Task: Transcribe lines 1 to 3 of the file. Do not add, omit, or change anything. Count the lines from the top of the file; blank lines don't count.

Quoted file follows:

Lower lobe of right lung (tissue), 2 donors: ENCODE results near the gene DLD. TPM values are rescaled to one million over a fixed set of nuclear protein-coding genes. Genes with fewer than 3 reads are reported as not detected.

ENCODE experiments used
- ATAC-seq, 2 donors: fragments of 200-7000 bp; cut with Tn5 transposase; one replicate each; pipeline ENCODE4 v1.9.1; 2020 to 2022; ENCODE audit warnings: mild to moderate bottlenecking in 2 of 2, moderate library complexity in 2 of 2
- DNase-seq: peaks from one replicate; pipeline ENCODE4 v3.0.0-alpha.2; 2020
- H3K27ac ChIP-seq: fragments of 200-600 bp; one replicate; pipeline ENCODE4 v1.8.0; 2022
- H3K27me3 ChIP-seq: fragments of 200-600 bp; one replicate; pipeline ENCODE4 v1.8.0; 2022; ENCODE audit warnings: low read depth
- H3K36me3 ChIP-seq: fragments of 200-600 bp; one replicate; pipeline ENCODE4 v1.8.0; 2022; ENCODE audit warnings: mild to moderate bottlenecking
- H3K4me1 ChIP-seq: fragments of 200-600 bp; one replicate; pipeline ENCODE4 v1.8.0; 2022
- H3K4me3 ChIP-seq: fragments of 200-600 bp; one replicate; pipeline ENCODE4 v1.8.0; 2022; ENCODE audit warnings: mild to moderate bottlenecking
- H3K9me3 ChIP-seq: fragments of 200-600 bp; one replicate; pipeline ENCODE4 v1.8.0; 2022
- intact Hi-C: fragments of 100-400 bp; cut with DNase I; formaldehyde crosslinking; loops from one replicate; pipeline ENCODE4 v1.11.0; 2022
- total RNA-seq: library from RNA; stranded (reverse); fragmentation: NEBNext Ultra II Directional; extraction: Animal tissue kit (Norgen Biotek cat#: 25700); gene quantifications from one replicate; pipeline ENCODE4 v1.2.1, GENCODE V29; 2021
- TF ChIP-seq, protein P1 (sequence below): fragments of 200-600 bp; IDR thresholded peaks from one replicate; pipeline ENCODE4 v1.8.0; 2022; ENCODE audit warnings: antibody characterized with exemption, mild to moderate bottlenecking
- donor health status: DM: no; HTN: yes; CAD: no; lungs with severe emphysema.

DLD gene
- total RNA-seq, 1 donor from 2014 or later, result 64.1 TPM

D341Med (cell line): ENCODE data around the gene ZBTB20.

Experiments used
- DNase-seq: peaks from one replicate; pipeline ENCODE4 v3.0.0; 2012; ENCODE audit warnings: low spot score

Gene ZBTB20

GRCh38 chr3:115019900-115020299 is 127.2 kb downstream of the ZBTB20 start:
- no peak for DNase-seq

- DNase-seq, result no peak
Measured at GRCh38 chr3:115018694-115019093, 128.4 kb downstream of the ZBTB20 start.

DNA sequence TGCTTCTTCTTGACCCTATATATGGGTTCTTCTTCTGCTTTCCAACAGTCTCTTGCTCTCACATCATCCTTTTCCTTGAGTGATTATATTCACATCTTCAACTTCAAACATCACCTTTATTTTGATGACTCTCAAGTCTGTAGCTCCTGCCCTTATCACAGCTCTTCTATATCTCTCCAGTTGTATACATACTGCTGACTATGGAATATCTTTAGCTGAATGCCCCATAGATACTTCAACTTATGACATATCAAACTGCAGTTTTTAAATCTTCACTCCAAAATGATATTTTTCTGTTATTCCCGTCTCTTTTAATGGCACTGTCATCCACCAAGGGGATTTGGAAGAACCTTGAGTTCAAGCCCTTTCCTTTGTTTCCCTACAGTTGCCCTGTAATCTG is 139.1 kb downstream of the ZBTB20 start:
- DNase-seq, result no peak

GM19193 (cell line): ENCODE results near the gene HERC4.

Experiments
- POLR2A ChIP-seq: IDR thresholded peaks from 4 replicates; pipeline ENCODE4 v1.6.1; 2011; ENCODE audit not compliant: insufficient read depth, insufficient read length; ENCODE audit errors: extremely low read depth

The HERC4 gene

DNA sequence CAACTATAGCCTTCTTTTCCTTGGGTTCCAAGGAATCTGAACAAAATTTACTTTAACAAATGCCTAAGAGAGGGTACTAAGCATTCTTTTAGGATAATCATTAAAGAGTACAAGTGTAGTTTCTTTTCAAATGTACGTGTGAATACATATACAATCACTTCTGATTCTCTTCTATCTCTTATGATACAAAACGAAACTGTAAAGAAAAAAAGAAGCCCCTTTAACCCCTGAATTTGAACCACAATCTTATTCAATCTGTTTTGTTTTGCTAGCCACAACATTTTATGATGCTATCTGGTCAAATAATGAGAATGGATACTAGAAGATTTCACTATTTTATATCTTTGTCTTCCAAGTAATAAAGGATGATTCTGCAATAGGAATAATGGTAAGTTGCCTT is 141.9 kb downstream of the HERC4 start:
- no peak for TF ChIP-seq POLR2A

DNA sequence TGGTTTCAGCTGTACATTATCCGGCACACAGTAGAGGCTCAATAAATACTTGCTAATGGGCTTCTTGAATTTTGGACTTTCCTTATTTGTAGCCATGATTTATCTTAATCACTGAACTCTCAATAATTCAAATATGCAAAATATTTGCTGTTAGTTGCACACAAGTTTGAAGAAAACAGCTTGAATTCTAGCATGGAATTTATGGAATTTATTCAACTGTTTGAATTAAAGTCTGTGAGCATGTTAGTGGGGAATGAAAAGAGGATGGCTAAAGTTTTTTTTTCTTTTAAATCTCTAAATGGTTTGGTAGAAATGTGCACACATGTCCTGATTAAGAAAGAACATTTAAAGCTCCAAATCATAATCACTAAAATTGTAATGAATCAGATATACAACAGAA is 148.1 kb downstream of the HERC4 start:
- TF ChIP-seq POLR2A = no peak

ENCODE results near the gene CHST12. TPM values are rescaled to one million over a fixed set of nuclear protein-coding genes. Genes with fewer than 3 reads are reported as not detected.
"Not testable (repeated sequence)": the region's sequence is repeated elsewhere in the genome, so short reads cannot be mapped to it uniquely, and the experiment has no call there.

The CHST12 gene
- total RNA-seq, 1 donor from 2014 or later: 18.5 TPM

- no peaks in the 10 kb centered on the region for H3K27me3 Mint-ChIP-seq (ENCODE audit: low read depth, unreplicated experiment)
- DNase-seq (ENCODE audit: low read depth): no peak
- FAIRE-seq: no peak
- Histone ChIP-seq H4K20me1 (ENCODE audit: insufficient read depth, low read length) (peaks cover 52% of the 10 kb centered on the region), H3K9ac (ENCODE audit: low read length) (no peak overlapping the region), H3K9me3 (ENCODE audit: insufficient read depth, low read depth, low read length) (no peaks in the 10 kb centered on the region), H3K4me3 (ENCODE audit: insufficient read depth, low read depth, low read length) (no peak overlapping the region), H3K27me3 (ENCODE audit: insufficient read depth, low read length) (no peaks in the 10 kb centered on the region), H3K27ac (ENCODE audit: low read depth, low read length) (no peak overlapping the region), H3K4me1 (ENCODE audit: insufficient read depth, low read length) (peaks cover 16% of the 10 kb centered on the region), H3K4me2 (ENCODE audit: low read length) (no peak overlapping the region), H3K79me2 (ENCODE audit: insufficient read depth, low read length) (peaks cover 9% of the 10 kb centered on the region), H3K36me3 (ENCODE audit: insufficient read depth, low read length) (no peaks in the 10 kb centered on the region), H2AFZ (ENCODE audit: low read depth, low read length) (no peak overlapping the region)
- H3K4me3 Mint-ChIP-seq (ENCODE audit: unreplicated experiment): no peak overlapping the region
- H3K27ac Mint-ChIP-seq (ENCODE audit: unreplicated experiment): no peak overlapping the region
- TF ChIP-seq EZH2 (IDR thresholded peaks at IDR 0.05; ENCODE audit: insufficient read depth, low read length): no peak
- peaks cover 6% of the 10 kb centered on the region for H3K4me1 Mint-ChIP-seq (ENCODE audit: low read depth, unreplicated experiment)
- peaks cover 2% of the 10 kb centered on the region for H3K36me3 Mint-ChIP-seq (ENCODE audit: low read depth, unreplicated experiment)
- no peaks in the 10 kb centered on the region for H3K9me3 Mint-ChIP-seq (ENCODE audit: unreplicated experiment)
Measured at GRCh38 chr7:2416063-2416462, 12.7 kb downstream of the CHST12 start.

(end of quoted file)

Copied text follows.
Lower lobe of right lung (tissue), 2 donors: ENCODE results near the gene DLD. TPM values are rescaled to one million over a fixed set of nuclear protein-coding genes. Genes with fewer than 3 reads are reported as not detected.

ENCODE experiments used
- ATAC-seq, 2 donors: fragments of 200-7000 bp; cut with Tn5 transposase; one replicate each; pipeline ENCODE4 v1.9.1; 2020 to 2022; ENCODE audit warnings: mild to moderate bottlenecking in 2 of 2, moderate library complexity in 2 of 2